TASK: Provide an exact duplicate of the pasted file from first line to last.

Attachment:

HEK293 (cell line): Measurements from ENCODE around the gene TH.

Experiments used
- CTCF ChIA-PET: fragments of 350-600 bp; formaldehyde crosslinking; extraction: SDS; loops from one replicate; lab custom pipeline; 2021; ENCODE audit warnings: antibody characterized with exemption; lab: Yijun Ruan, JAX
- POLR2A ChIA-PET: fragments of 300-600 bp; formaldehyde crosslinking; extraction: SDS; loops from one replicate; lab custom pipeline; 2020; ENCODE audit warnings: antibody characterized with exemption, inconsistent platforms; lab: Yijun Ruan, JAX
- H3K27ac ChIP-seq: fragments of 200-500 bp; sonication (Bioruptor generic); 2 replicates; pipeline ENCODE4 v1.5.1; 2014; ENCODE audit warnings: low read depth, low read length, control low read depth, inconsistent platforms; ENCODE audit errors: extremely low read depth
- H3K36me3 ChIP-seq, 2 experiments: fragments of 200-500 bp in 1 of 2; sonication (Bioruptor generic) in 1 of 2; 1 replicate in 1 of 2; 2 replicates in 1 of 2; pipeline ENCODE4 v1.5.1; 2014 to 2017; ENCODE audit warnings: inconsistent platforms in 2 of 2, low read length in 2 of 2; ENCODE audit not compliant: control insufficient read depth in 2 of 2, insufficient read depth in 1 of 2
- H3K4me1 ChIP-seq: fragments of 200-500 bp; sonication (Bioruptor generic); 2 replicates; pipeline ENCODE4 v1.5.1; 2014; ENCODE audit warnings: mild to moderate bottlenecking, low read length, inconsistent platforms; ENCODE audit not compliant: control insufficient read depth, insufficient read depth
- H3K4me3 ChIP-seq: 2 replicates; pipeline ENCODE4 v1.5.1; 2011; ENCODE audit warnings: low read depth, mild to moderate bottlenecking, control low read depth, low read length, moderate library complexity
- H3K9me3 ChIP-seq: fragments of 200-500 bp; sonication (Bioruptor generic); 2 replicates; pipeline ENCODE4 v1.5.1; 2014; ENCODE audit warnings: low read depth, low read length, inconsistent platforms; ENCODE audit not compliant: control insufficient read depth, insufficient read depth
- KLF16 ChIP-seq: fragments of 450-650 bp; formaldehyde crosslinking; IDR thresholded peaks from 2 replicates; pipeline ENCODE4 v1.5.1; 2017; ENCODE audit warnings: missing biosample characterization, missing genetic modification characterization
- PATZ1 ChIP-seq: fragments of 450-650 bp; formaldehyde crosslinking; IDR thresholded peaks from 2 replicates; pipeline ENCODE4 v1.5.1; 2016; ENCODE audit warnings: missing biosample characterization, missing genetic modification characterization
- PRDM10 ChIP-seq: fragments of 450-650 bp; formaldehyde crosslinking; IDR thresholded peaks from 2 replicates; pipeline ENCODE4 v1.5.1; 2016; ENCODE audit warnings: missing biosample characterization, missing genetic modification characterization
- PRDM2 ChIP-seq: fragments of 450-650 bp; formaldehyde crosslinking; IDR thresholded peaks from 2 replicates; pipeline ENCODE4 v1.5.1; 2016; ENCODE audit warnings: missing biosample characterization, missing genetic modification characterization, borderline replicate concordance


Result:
HEK293 (cell line): Measurements from ENCODE around the gene TH.

Experiments used
- CTCF ChIA-PET: fragments of 350-600 bp; formaldehyde crosslinking; extraction: SDS; loops from one replicate; lab custom pipeline; 2021; ENCODE audit warnings: antibody characterized with exemption; lab: Yijun Ruan, JAX
- POLR2A ChIA-PET: fragments of 300-600 bp; formaldehyde crosslinking; extraction: SDS; loops from one replicate; lab custom pipeline; 2020; ENCODE audit warnings: antibody characterized with exemption, inconsistent platforms; lab: Yijun Ruan, JAX
- H3K27ac ChIP-seq: fragments of 200-500 bp; sonication (Bioruptor generic); 2 replicates; pipeline ENCODE4 v1.5.1; 2014; ENCODE audit warnings: low read depth, low read length, control low read depth, inconsistent platforms; ENCODE audit errors: extremely low read depth
- H3K36me3 ChIP-seq, 2 experiments: fragments of 200-500 bp in 1 of 2; sonication (Bioruptor generic) in 1 of 2; 1 replicate in 1 of 2; 2 replicates in 1 of 2; pipeline ENCODE4 v1.5.1; 2014 to 2017; ENCODE audit warnings: inconsistent platforms in 2 of 2, low read length in 2 of 2; ENCODE audit not compliant: control insufficient read depth in 2 of 2, insufficient read depth in 1 of 2
- H3K4me1 ChIP-seq: fragments of 200-500 bp; sonication (Bioruptor generic); 2 replicates; pipeline ENCODE4 v1.5.1; 2014; ENCODE audit warnings: mild to moderate bottlenecking, low read length, inconsistent platforms; ENCODE audit not compliant: control insufficient read depth, insufficient read depth
- H3K4me3 ChIP-seq: 2 replicates; pipeline ENCODE4 v1.5.1; 2011; ENCODE audit warnings: low read depth, mild to moderate bottlenecking, control low read depth, low read length, moderate library complexity
- H3K9me3 ChIP-seq: fragments of 200-500 bp; sonication (Bioruptor generic); 2 replicates; pipeline ENCODE4 v1.5.1; 2014; ENCODE audit warnings: low read depth, low read length, inconsistent platforms; ENCODE audit not compliant: control insufficient read depth, insufficient read depth
- KLF16 ChIP-seq: fragments of 450-650 bp; formaldehyde crosslinking; IDR thresholded peaks from 2 replicates; pipeline ENCODE4 v1.5.1; 2017; ENCODE audit warnings: missing biosample characterization, missing genetic modification characterization
- PATZ1 ChIP-seq: fragments of 450-650 bp; formaldehyde crosslinking; IDR thresholded peaks from 2 replicates; pipeline ENCODE4 v1.5.1; 2016; ENCODE audit warnings: missing biosample characterization, missing genetic modification characterization
- PRDM10 ChIP-seq: fragments of 450-650 bp; formaldehyde crosslinking; IDR thresholded peaks from 2 replicates; pipeline ENCODE4 v1.5.1; 2016; ENCODE audit warnings: missing biosample characterization, missing genetic modification characterization
- PRDM2 ChIP-seq: fragments of 450-650 bp; formaldehyde crosslinking; IDR thresholded peaks from 2 replicates; pipeline ENCODE4 v1.5.1; 2016; ENCODE audit warnings: missing biosample characterization, missing genetic modification characterization, borderline replicate concordance